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Pushing Glass (June 22, 2018)

Michael Kuperman, MD renal pathologist at arkana laboratories
By Michael Kuperman, MD

Jun 22, 2018

light chain deposition disease, pushing glass, arkana laboratories, kidney pathology

The patient is an 80 year-old male who presents with fatigue and a creatinine of 6.5 mg/dl. He was in his normal state of health until he and his grandchild went to the park on a hot afternoon. Subsequently, he began to feel ill and fatigued and went to see his physician. He has a past medical history significant for long-standing hypertension which is treated with a loop diuretic. Based on this history and images, what is the best diagnosis?

A. Waldenstrom macroglobulinemia

B. Light Chain Deposition Disease secondary to lymphoplasmacytic lymphoma

C. Light Chain Deposition Disease secondary to small lymphocytic lymphoma

D. Amyloidosis, AL-type


The best answer is (B) light chain deposition disease secondary to lymphoplasmacytic lymphoma

Explanation: The biopsy shows a combination of dense, atypical lymphocytic infiltrate, and light chain deposition disease. On high power examination, the lymphocytes are small, monotypic, and show occasional nucleoli. Small cell lymphoma (SLL) typically shows CD20 and CD5 staining, however, in this case, no CD5 staining is present, excluding this possibility. However, the presence of intense CD20 staining in the absence of CD3, CD5, and CD10 is atypical and suggests a lymphoma with strong B-cell differentiation, such as lymphoplasmacytic lymphoma.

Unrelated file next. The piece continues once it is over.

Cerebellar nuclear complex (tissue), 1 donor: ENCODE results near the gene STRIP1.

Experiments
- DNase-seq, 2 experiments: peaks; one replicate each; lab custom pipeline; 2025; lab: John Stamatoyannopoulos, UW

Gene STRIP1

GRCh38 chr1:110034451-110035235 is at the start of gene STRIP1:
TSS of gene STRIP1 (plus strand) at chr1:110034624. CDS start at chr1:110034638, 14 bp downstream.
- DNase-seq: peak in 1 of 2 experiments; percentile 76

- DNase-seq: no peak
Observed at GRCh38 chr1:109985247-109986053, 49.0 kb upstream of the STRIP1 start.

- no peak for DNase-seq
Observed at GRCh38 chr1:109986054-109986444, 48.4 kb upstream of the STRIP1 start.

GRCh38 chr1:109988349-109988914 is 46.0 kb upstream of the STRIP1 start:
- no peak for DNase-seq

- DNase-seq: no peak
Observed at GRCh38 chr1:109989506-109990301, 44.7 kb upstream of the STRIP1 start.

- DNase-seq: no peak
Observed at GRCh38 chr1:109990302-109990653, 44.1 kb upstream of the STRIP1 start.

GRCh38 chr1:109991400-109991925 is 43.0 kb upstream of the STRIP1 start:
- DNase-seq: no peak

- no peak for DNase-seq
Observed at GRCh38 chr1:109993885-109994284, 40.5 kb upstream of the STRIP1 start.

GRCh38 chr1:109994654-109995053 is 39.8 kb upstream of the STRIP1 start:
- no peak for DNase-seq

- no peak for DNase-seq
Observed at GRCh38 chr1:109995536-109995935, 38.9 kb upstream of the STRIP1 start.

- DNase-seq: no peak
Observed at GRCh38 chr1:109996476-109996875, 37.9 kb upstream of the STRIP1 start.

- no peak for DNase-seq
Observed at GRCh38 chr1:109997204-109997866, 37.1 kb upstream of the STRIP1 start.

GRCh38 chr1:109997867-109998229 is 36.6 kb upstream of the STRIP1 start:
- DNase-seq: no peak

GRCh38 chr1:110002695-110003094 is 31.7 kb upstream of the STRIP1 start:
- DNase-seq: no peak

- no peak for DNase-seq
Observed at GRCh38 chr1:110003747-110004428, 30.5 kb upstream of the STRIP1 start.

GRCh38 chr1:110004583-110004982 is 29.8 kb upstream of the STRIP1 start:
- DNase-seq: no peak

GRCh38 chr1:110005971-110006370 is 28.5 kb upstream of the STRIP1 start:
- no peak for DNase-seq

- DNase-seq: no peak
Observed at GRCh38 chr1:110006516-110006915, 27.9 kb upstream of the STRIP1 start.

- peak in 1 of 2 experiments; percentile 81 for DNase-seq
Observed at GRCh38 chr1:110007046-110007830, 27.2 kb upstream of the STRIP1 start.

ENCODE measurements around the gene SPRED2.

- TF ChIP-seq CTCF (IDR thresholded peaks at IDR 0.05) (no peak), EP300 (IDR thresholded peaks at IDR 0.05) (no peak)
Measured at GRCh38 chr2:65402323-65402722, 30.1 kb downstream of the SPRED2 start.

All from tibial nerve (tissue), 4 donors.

While lymphoplasmacytic lymphoma is a known cause of Waldenstrom macroglobulinemia the morphology, in this case, is not consistent with this diagnosis. There are no ‘hyaline thrombi’ within glomeruli and the pattern of immunofluorescence staining does not show the typical IgM deposition with light chain restriction within glomeruli needed to confer this diagnosis. However, the presence of kappa light chain restriction within the tubular basement membranes and powdery, electron-dense tubular basement membrane deposits by electron microscopy is diagnostic of light chain deposition disease. And, although amyloidosis can be seen as a consequence of lymphoplasmacytic lymphoma, the Congo red stain shows no positivity excluding this possibility.


Quick note: This post is to be used for informational purposes only and does not constitute medical or health advice. Each person should consult their own doctor with respect to matters referenced. Arkana Laboratories assumes no liability for actions taken in reliance upon the information contained herein.